Reimagining Central Park’s Mall and Literary Walk
Every acre of New York’s Central Park was planned with precision. Though it contains many meandering walkways, there is but a single deliberate, straight walkway, or promenade: The Mall, also known as The Literary Walk. As well as a wide, straight path lined with benches and elm trees, The Mall contains statues of four literary greats (and also Christopher Columbus). Three of the four honored are British, and all are white men.
I propose replacing them with great American literary figures. My criteria are slim: must be American and must be no longer living. (This second criteria eliminated a lot of excellent candidates, alas!) Below I will list the existing Literary Walk figures and then discuss three suggestions for each replacement. I don’t have the power to change the statues in Central Park for real, but I see a very real need to pay tribute to more than just the old guard of literary white men.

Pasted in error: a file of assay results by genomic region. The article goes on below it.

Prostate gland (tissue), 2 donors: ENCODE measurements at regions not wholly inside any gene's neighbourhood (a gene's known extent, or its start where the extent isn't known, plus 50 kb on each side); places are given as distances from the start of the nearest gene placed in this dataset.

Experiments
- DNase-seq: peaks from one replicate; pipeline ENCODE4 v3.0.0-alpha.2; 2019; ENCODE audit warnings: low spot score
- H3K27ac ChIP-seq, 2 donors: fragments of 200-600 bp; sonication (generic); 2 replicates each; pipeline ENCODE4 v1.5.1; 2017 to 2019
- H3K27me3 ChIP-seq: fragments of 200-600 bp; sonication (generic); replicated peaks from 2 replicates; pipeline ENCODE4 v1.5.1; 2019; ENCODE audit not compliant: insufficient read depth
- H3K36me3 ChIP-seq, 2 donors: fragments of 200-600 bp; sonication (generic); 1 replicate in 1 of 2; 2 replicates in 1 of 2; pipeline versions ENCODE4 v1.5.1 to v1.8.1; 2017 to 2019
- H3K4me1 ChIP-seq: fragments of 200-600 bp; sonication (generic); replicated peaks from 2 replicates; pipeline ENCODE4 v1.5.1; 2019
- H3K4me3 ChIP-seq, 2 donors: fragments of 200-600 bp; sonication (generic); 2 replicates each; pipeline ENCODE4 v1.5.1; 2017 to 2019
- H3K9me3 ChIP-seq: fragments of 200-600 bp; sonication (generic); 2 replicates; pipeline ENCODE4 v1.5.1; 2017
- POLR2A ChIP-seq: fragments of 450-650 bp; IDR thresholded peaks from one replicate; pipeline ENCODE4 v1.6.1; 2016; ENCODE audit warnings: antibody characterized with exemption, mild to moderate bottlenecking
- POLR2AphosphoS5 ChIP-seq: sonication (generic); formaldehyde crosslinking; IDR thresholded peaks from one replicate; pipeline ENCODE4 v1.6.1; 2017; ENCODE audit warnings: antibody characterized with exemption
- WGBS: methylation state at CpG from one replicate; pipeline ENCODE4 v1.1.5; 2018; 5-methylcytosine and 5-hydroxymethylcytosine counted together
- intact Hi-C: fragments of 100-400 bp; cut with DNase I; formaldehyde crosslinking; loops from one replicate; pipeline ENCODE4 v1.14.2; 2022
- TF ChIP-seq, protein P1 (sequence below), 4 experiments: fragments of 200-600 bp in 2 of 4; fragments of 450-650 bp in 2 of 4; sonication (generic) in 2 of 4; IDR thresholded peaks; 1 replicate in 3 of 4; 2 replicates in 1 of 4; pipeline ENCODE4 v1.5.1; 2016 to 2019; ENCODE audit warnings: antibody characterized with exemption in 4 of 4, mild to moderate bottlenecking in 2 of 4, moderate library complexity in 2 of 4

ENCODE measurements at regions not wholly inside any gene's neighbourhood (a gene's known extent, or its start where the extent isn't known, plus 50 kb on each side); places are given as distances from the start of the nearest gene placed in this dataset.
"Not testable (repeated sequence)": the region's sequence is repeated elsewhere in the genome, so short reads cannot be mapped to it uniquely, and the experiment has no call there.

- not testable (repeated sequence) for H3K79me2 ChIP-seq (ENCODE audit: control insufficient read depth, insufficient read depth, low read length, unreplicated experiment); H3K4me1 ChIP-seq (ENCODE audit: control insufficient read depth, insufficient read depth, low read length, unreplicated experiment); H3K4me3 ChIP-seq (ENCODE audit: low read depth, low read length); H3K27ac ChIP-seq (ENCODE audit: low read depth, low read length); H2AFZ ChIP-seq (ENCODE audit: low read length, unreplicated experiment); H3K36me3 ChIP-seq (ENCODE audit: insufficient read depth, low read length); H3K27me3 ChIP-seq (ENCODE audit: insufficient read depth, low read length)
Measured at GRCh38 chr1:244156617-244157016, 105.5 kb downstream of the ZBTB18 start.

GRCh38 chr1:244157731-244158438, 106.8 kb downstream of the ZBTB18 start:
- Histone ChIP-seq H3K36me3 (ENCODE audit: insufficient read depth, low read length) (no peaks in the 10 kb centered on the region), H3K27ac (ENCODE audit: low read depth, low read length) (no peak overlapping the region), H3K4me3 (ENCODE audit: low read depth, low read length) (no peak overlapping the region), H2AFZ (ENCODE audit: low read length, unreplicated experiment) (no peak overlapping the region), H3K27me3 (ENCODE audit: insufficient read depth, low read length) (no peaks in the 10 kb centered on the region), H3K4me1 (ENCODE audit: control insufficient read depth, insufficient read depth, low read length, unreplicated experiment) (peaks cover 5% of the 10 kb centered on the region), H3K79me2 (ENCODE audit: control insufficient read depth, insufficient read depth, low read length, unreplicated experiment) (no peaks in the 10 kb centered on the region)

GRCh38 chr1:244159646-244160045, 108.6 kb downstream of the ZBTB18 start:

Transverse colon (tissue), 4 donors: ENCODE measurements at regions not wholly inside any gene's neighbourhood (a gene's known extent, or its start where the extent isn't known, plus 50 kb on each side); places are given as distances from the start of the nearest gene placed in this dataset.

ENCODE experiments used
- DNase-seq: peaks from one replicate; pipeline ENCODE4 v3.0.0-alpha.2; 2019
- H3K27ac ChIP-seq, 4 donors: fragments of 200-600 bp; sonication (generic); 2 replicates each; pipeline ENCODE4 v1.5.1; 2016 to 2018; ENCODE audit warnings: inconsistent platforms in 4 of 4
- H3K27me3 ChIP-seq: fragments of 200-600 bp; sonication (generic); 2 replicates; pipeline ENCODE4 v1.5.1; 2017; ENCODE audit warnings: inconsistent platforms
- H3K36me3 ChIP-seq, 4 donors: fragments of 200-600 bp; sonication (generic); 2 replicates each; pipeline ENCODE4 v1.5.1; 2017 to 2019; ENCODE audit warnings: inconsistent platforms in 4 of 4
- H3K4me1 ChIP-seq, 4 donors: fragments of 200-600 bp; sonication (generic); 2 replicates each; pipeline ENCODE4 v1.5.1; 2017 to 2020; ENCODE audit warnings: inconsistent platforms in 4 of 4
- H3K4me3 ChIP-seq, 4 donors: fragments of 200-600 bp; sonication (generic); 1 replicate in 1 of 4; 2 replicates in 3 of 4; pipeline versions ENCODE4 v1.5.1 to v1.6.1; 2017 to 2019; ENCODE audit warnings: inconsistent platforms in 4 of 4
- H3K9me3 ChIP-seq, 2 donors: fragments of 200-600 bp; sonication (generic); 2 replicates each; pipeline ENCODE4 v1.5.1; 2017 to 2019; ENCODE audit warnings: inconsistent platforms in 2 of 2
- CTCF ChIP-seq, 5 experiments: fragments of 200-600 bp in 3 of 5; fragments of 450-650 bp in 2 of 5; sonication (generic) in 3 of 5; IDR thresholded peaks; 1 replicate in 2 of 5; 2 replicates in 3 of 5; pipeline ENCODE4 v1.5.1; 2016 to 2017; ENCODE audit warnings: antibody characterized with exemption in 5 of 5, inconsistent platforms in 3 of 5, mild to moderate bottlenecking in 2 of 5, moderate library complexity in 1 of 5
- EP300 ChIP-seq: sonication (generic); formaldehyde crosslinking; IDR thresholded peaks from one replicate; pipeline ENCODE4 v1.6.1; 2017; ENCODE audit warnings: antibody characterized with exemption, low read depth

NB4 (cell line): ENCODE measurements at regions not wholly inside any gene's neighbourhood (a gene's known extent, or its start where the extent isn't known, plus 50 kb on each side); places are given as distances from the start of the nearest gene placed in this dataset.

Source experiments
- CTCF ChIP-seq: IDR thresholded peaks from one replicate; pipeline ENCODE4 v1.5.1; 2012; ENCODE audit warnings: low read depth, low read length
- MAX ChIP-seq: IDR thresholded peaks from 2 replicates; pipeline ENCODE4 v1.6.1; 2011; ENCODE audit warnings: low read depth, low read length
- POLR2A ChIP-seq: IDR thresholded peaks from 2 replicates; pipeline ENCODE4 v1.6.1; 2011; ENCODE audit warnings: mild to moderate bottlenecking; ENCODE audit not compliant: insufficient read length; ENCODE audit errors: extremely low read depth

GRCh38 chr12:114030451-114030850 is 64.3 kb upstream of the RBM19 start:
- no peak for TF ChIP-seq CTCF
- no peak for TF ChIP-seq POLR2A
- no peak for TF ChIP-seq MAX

In making this list, I was forced to skip over dozens of extremely eligible candidates. It turns out there are a tremendous number of incredible literary figures in American history. There are also some obvious omissions in a broader sense: namely, this list features no non-Black, non-Indigenous authors of color. I don’t doubt for a moment that part of the problem here is the way U.S. publishing has discriminated against Asian Americans and Latin Americans in particular, and people of color broadly, but I know writers of color have always been here; this is a gap in my knowledge. I will note that I had to pass over many eligible authors of color I would have included if I were allowing living authors.
I assume the Bard needs no introduction. Of course he is a great playwright, but there are many great American playwrights who could be represented here.
When I think of American playwrights, Wilson comes to mind immediately. The plays in his Pittsburgh Cycle (also known as the Century Cycle when performed in chronological order) are absolutely foundational to the American theatrical canon. You may wish to start with Ma Rainey’s Black Bottom, and then watch the adaptation starring Chadwick Boseman and Viola Davis.